In a rare turn of events, the State Bar of Texas was ordered to investigate a grievance against Texas Attorney General Ken Paxton that alleged he committed professional misconduct just after the U.S. Supreme Court legalized same-sex marriage.
The bar’s Office of Chief Disciplinary Counsel dismissed the grievance in August 2015, about one month after a group of 250 attorneys filed it, and then the lawyers appealed to the Texas Board of Disciplinary Appeals (BODA). Earlier this month, the 12-attorney appellate body held that “the grievance alleges a possible violation of the Texas Disciplinary Rules of Professional Conduct,” and that the disciplinary counsel’s office must investigate to see if there is just cause to think professional misconduct occurred, according to a Feb. 2 letter from Christine McKeeman, BODA’s executive director and general counsel.
It’s very rare for BODA to reverse the disciplinary counsel office’s decision to dismiss a grievance. In this case, when the office received the grievance, a disciplinary lawyer reviewed it and decided it did not state a possible rule violation. The lawyer classified the grievance as an inquiry, rather than a true complaint, and dismissed it.
“Classification dismissals are reversed only 9 percent of the time,” said legal ethics attorney Ruth Kollman, who helped draft the Paxton grievance. “Not in my personal experience have I had it happen, nor have any of the other disciplinary ethics counsel. We are a small group, and nobody else has heard of it either.”
Claire Mock, spokeswoman for the disciplinary counsel’s office, declined to comment. But she noted that while the rate that BODA reverses classification decisions varies each year, it normally stays under 10 percent.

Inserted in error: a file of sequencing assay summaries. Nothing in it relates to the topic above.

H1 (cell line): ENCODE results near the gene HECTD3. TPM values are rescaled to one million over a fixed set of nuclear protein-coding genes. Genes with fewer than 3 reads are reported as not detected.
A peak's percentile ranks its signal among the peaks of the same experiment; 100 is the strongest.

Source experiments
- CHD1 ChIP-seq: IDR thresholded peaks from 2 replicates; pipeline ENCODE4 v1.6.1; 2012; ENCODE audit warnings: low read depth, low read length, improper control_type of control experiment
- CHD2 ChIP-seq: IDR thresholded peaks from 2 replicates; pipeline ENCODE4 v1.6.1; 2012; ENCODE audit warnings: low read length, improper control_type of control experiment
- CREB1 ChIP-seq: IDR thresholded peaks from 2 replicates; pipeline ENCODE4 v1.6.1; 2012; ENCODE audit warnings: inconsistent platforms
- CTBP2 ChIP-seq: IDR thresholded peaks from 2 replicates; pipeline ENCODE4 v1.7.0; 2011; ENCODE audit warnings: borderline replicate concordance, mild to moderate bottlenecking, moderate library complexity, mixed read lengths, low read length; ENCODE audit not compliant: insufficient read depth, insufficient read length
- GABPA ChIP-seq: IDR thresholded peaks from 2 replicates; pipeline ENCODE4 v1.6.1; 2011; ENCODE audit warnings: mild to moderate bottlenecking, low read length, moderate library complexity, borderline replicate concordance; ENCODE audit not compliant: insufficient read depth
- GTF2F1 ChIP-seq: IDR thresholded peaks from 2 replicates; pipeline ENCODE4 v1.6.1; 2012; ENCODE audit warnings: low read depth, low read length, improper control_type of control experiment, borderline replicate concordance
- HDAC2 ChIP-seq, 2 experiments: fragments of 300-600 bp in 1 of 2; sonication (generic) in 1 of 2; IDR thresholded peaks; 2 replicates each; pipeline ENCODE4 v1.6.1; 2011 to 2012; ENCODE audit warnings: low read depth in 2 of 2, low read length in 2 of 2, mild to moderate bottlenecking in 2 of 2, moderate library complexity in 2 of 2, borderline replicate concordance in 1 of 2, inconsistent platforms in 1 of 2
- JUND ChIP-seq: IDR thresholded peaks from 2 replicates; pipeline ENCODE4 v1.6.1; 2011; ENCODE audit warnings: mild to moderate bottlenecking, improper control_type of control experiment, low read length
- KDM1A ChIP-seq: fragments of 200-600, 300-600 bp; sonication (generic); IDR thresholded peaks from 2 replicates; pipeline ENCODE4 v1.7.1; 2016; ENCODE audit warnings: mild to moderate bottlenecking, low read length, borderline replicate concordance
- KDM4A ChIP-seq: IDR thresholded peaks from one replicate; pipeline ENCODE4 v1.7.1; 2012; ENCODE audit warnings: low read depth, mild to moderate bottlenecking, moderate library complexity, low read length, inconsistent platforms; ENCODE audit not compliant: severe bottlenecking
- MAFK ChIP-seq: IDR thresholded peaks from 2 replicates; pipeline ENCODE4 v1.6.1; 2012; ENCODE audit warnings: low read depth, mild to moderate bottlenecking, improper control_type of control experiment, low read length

According to the grievance, Paxton violated rules that prohibit a lawyer from:
• disobeying, or advising a client to disobey, court rulings;
• making extrajudicial statements in public that would likely prejudice a court proceeding;
• speaking or engaging in conduct that shows bias or prejudice based on sexual orientation and other demographics;
• violating disciplinary rules;
• engaging in conduct involving dishonesty, fraud, deceit or misrepresentation; and
• engaging in conduct to obstruct justice.
“Paxton’s opinion purports to empower Texas state officials to assert individual religious grounds for refusing to perform their official duties. In addition, Attorney General Paxton released public statements in connection with the opinion that disparaged the U.S. Supreme Court and encouraged state officials to violate their official oaths of office,” alleged the grievance.
Now that BODA upgraded the grievance to a complaint, the bar must investigate it further to determine if there is just cause to believe Paxton committed a rule violation. Paxton must respond to all of the allegations in the complaint.
If the bar does not find just cause, it would recommend dismissal to a summary disposition panel. If the panel agrees to dismiss the complaint, the Texas Rules of Disciplinary Procedure strictly prohibit the group of lawyers who filed the grievance from being able to appeal the finding.
However, if the bar does find there is just cause to believe that Paxton violated the rules, then the complaint would enter the attorney disciplinary system.
“I hope that Mr. Paxton fully responds to each of the allegations in the complaint and that there will be a just cause finding that will result in either a proceeding in front of the bar, or an election for Mr. Paxton to go to district court,” Kollman said. “The reversal from BODA was so unexpected, that I think all bets are off with regard to what the next step will mean. But it’s the same group of people in the chief disciplinary counsel’s office who recommended there was no rule violation alleged in 26 pages. … It’s the same group of people that will decide and make a recommendation to the committee about whether or not a rule violation has been sufficiently alleged.”
Cynthia Meyer, spokeswoman for the Texas office of the attorney general, did not return an email seeking comment.